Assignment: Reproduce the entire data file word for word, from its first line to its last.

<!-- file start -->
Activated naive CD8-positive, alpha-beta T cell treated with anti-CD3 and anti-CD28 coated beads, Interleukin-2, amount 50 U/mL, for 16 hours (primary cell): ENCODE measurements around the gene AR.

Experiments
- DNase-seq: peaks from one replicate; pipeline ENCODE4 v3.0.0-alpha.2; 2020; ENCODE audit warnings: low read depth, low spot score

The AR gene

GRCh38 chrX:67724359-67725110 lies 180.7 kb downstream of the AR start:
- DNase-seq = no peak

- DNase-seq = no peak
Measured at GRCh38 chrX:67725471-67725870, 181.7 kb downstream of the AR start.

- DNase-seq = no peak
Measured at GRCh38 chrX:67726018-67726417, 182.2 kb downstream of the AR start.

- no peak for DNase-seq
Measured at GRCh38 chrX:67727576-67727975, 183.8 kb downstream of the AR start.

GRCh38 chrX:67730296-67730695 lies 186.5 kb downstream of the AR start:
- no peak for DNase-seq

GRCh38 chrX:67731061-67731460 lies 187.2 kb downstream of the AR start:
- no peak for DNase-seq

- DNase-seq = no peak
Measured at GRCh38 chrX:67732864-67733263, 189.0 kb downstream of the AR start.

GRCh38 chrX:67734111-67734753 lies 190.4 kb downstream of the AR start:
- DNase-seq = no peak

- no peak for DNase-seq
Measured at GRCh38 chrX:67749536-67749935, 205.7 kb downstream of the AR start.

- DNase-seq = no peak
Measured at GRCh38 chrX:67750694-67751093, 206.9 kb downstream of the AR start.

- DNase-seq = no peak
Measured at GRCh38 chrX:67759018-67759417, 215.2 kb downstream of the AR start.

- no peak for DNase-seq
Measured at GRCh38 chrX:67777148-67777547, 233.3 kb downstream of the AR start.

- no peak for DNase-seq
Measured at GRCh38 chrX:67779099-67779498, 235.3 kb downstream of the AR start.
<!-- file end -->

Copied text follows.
Activated naive CD8-positive, alpha-beta T cell treated with anti-CD3 and anti-CD28 coated beads, Interleukin-2, amount 50 U/mL, for 16 hours (primary cell): ENCODE measurements around the gene AR.

Experiments
- DNase-seq: peaks from one replicate; pipeline ENCODE4 v3.0.0-alpha.2; 2020; ENCODE audit warnings: low read depth, low spot score

The AR gene

GRCh38 chrX:67724359-67725110 lies 180.7 kb downstream of the AR start:
- DNase-seq = no peak

- DNase-seq = no peak
Measured at GRCh38 chrX:67725471-67725870, 181.7 kb downstream of the AR start.

- DNase-seq = no peak
Measured at GRCh38 chrX:67726018-67726417, 182.2 kb downstream of the AR start.

- no peak for DNase-seq
Measured at GRCh38 chrX:67727576-67727975, 183.8 kb downstream of the AR start.

GRCh38 chrX:67730296-67730695 lies 186.5 kb downstream of the AR start:
- no peak for DNase-seq

GRCh38 chrX:67731061-67731460 lies 187.2 kb downstream of the AR start:
- no peak for DNase-seq

- DNase-seq = no peak
Measured at GRCh38 chrX:67732864-67733263, 189.0 kb downstream of the AR start.

GRCh38 chrX:67734111-67734753 lies 190.4 kb downstream of the AR start:
- DNase-seq = no peak

- no peak for DNase-seq
Measured at GRCh38 chrX:67749536-67749935, 205.7 kb downstream of the AR start.

- DNase-seq = no peak
Measured at GRCh38 chrX:67750694-67751093, 206.9 kb downstream of the AR start.

- DNase-seq = no peak
Measured at GRCh38 chrX:67759018-67759417, 215.2 kb downstream of the AR start.

- no peak for DNase-seq
Measured at GRCh38 chrX:67777148-67777547, 233.3 kb downstream of the AR start.

- no peak for DNase-seq
Measured at GRCh38 chrX:67779099-67779498, 235.3 kb downstream of the AR start.